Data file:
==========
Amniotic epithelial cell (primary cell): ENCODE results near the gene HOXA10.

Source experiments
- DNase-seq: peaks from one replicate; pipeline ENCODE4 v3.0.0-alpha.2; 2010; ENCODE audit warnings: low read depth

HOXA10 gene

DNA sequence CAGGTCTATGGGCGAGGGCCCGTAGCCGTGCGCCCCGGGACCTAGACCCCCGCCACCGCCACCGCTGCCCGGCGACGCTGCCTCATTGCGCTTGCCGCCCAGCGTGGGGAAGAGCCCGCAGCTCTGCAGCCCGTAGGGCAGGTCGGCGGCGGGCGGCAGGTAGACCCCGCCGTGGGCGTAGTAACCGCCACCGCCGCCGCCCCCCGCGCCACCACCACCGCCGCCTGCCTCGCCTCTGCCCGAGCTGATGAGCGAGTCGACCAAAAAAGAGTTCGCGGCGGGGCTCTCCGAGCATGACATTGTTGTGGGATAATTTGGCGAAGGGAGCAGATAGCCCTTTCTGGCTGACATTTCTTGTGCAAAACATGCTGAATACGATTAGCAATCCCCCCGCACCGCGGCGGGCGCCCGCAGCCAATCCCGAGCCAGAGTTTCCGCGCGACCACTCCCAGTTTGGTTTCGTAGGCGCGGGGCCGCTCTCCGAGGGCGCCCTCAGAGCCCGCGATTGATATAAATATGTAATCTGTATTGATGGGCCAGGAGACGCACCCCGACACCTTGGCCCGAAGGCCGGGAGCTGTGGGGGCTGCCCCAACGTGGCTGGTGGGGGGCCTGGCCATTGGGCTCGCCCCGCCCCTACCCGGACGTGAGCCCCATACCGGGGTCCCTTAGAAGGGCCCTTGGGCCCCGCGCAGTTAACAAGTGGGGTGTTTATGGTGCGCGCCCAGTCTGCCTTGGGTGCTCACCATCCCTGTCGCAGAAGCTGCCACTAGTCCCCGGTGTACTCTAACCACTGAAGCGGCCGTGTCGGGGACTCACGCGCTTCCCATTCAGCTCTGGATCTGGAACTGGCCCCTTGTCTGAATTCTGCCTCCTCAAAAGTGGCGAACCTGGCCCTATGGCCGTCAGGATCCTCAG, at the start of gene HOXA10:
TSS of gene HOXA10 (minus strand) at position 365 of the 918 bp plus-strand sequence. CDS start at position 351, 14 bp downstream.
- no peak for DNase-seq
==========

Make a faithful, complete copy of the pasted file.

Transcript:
Amniotic epithelial cell (primary cell): ENCODE results near the gene HOXA10.

Source experiments
- DNase-seq: peaks from one replicate; pipeline ENCODE4 v3.0.0-alpha.2; 2010; ENCODE audit warnings: low read depth

HOXA10 gene

DNA sequence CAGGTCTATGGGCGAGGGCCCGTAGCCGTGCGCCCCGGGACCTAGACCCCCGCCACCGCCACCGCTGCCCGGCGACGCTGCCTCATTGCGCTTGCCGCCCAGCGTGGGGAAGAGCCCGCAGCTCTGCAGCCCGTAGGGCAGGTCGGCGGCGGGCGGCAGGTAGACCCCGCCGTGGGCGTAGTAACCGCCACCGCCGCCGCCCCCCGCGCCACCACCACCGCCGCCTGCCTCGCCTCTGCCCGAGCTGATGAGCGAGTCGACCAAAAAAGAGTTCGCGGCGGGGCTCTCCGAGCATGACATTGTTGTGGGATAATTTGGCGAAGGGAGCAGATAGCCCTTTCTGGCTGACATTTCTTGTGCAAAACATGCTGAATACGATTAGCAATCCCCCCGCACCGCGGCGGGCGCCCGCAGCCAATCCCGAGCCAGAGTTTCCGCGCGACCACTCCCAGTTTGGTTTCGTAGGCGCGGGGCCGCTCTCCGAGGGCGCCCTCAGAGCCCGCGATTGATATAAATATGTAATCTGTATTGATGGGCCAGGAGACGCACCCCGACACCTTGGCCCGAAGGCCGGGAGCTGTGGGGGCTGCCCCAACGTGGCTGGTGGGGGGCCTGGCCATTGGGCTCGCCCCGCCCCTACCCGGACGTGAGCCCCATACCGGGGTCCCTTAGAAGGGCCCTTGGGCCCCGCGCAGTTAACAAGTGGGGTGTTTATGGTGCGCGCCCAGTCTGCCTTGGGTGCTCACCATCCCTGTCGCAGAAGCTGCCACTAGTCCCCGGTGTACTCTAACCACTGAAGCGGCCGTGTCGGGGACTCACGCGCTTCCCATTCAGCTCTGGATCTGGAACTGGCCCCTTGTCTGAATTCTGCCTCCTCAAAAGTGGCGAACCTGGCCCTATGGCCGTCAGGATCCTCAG, at the start of gene HOXA10:
TSS of gene HOXA10 (minus strand) at position 365 of the 918 bp plus-strand sequence. CDS start at position 351, 14 bp downstream.
- no peak for DNase-seq